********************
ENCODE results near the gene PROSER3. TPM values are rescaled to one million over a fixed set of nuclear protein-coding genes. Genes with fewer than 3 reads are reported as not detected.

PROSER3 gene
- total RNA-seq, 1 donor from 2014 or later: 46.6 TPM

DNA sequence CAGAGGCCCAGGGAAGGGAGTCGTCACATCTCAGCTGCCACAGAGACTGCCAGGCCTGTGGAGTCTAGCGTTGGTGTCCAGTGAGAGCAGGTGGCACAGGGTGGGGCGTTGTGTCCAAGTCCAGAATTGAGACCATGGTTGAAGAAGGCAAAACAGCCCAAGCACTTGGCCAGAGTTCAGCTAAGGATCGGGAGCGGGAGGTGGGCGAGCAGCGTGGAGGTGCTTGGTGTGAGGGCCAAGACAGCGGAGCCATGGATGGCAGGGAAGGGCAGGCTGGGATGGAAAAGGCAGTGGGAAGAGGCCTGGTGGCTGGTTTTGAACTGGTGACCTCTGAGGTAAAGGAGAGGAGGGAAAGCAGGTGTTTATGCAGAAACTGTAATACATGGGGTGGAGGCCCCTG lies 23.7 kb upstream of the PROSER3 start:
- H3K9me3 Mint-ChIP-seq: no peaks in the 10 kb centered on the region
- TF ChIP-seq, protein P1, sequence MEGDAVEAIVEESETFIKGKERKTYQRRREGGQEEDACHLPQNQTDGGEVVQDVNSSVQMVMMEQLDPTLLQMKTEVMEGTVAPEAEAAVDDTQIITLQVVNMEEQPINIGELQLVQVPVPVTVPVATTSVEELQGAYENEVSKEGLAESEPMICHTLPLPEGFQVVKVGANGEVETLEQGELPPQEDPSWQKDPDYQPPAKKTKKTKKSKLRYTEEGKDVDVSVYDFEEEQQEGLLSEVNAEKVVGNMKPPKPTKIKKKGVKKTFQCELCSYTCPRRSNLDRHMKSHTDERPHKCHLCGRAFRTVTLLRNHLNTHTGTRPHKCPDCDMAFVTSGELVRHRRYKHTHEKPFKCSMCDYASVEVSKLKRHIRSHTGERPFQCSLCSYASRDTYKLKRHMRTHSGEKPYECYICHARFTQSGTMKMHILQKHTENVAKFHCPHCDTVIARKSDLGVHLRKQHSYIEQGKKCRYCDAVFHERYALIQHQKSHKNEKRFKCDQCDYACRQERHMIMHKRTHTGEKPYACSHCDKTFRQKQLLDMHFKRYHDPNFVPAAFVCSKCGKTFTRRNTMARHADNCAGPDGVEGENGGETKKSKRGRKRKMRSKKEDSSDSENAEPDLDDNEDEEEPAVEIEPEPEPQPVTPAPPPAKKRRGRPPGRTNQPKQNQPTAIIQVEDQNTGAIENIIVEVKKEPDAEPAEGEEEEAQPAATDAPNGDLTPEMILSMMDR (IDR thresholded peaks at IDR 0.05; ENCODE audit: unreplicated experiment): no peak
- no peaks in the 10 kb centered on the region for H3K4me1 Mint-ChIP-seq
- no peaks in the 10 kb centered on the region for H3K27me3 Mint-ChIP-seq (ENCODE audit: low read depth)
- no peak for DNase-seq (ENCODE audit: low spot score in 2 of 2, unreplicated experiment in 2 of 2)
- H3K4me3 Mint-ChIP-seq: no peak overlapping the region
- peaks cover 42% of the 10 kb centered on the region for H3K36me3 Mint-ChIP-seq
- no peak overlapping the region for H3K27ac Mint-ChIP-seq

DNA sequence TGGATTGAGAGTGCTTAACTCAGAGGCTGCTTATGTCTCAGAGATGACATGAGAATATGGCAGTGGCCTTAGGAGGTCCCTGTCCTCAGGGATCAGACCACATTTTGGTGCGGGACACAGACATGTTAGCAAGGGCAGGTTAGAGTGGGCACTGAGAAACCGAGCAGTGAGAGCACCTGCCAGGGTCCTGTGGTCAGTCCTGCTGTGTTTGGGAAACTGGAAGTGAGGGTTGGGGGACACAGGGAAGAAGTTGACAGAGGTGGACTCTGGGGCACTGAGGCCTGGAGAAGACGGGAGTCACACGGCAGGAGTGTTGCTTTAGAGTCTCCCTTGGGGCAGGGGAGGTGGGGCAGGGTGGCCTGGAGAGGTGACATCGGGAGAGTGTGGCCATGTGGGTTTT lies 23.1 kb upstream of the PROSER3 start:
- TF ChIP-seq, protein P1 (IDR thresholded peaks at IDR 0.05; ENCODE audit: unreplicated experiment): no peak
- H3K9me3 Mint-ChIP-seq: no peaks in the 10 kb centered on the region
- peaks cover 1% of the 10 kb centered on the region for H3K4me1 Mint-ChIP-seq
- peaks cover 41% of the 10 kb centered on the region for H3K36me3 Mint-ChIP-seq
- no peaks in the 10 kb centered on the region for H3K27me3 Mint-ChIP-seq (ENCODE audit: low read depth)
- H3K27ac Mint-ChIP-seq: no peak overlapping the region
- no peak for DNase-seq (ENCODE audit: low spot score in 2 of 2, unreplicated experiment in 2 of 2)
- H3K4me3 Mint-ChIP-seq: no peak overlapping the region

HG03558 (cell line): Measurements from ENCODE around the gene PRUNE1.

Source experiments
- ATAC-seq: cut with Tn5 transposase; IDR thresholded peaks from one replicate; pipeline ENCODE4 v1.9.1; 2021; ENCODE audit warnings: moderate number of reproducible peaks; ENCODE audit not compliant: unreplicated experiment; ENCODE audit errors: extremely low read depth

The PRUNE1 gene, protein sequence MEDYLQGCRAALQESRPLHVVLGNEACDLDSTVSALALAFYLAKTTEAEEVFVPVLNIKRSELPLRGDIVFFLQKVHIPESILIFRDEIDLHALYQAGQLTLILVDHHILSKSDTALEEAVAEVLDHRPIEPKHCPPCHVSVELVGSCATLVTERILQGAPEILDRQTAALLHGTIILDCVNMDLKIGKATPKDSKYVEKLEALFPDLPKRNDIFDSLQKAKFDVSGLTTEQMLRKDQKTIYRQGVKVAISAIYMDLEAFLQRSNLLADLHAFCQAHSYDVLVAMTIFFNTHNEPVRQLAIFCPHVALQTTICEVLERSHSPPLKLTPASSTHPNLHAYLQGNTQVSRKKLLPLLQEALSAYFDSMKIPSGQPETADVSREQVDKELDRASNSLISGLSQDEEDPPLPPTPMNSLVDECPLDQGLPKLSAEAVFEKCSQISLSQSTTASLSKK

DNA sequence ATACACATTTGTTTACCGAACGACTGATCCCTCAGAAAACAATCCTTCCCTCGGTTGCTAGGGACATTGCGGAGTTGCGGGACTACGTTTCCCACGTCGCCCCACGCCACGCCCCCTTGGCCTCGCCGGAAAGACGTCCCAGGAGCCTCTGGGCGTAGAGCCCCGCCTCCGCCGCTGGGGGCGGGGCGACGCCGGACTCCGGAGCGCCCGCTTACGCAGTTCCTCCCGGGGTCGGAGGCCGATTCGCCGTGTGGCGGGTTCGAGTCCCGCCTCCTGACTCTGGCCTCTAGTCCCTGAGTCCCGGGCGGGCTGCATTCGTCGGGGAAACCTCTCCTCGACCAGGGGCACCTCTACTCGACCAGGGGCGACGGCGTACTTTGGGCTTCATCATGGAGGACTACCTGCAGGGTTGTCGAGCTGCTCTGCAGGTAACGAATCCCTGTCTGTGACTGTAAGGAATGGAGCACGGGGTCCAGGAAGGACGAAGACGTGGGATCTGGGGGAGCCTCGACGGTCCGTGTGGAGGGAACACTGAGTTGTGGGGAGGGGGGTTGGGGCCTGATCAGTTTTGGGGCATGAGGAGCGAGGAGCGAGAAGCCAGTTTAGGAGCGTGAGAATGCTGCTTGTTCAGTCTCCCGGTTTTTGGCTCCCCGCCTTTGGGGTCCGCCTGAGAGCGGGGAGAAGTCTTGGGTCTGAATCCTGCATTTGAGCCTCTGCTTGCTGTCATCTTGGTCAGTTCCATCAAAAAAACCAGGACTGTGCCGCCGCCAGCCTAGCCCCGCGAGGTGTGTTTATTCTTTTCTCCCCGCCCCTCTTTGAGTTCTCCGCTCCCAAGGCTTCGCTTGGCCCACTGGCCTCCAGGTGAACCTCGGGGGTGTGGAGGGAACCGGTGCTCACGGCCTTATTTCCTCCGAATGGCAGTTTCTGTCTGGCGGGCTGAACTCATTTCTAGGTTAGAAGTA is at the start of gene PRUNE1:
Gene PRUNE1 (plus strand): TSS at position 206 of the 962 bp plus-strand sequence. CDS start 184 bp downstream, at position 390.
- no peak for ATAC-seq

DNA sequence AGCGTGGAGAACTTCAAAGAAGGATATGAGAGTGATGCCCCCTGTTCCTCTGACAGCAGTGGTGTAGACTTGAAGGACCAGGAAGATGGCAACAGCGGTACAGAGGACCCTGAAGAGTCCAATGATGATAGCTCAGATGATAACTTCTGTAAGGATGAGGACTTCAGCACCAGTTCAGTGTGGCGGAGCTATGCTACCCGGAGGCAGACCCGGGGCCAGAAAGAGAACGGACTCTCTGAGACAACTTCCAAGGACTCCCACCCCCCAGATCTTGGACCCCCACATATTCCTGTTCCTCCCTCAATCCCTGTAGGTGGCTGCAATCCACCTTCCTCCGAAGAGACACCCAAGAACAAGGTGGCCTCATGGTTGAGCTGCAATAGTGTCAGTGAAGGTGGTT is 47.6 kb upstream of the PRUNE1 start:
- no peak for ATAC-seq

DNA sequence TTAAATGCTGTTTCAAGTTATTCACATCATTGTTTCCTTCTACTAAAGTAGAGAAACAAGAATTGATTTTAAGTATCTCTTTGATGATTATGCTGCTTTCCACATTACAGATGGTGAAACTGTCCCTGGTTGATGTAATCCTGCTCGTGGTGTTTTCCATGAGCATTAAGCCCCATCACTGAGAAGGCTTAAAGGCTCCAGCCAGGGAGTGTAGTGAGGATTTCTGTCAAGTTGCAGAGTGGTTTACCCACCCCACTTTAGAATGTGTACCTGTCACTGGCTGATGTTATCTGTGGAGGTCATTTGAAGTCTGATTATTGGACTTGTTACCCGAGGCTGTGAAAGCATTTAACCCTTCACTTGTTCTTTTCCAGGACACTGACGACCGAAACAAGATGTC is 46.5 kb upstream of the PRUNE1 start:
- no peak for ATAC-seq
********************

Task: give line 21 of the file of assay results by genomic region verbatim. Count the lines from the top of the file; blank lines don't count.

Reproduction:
- H3K4me3 Mint-ChIP-seq: no peak overlapping the region